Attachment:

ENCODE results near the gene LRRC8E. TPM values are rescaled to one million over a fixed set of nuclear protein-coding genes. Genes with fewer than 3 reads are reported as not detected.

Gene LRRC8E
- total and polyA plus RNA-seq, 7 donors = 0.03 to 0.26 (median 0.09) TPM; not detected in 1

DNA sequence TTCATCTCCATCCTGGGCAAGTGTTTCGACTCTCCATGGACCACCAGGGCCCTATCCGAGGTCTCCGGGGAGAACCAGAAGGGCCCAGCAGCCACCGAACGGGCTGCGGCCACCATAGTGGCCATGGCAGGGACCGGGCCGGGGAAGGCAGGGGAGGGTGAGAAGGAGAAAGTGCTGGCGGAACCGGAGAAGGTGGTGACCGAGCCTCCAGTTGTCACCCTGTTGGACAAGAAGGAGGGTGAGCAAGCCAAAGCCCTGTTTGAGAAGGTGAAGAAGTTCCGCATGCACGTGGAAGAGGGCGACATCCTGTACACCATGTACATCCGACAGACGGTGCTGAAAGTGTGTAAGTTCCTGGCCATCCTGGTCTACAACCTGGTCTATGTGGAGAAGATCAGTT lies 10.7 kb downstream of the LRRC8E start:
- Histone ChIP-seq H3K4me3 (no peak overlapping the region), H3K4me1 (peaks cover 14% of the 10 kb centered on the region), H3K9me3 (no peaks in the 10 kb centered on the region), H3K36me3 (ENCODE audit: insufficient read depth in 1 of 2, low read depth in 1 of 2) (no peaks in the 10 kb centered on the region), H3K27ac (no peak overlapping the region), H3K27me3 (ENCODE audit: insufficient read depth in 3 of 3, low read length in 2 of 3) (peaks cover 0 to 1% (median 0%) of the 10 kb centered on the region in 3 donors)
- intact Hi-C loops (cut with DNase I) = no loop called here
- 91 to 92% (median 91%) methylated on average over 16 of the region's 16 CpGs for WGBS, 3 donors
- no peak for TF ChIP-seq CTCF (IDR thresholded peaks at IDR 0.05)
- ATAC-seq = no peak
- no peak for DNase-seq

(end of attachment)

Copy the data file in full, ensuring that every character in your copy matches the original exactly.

ENCODE results near the gene LRRC8E. TPM values are rescaled to one million over a fixed set of nuclear protein-coding genes. Genes with fewer than 3 reads are reported as not detected.

Gene LRRC8E
- total and polyA plus RNA-seq, 7 donors = 0.03 to 0.26 (median 0.09) TPM; not detected in 1

DNA sequence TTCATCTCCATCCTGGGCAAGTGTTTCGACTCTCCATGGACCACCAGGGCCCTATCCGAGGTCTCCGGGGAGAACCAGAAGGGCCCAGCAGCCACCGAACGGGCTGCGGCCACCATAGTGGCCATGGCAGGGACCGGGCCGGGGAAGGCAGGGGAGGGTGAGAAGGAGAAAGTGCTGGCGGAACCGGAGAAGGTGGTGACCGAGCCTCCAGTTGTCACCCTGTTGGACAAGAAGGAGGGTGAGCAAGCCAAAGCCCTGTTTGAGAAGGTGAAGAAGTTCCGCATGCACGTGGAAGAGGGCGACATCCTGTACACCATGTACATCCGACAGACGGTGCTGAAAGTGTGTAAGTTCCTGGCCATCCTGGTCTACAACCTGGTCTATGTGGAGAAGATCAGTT lies 10.7 kb downstream of the LRRC8E start:
- Histone ChIP-seq H3K4me3 (no peak overlapping the region), H3K4me1 (peaks cover 14% of the 10 kb centered on the region), H3K9me3 (no peaks in the 10 kb centered on the region), H3K36me3 (ENCODE audit: insufficient read depth in 1 of 2, low read depth in 1 of 2) (no peaks in the 10 kb centered on the region), H3K27ac (no peak overlapping the region), H3K27me3 (ENCODE audit: insufficient read depth in 3 of 3, low read length in 2 of 3) (peaks cover 0 to 1% (median 0%) of the 10 kb centered on the region in 3 donors)
- intact Hi-C loops (cut with DNase I) = no loop called here
- 91 to 92% (median 91%) methylated on average over 16 of the region's 16 CpGs for WGBS, 3 donors
- no peak for TF ChIP-seq CTCF (IDR thresholded peaks at IDR 0.05)
- ATAC-seq = no peak
- no peak for DNase-seq